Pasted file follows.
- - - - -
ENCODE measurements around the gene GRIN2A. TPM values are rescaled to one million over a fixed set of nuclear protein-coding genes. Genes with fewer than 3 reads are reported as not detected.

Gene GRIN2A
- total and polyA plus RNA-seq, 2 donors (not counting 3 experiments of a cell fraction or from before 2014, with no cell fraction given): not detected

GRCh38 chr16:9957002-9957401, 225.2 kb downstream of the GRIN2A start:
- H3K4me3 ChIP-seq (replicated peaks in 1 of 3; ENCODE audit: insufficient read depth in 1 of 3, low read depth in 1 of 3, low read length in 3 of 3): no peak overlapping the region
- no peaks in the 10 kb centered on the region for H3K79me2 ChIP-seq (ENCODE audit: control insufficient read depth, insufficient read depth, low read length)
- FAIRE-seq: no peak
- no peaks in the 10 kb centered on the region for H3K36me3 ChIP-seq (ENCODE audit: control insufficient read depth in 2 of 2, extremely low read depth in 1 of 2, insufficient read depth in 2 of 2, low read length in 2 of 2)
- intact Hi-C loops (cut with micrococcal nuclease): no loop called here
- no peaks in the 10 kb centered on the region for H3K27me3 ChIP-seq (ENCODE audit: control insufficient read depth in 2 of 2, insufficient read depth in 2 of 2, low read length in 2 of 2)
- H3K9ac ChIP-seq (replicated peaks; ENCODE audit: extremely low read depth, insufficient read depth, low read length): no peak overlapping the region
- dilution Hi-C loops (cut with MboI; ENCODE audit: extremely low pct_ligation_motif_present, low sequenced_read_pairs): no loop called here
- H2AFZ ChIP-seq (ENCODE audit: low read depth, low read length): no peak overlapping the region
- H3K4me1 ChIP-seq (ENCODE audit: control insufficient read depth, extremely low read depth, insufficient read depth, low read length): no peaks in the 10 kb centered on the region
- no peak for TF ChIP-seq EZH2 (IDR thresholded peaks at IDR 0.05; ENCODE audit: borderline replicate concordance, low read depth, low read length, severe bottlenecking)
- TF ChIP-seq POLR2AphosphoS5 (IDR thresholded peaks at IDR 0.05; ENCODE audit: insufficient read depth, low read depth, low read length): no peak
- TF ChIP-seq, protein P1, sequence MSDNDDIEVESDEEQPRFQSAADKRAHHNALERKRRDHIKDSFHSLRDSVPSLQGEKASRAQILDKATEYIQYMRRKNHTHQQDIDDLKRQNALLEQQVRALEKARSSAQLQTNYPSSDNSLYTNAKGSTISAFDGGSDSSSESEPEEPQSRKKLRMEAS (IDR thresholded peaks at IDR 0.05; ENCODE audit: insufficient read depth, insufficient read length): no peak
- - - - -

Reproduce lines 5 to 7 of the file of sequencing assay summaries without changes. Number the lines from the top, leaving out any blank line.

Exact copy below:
- H3K4me3 ChIP-seq (replicated peaks in 1 of 3; ENCODE audit: insufficient read depth in 1 of 3, low read depth in 1 of 3, low read length in 3 of 3): no peak overlapping the region
- no peaks in the 10 kb centered on the region for H3K79me2 ChIP-seq (ENCODE audit: control insufficient read depth, insufficient read depth, low read length)
- FAIRE-seq: no peak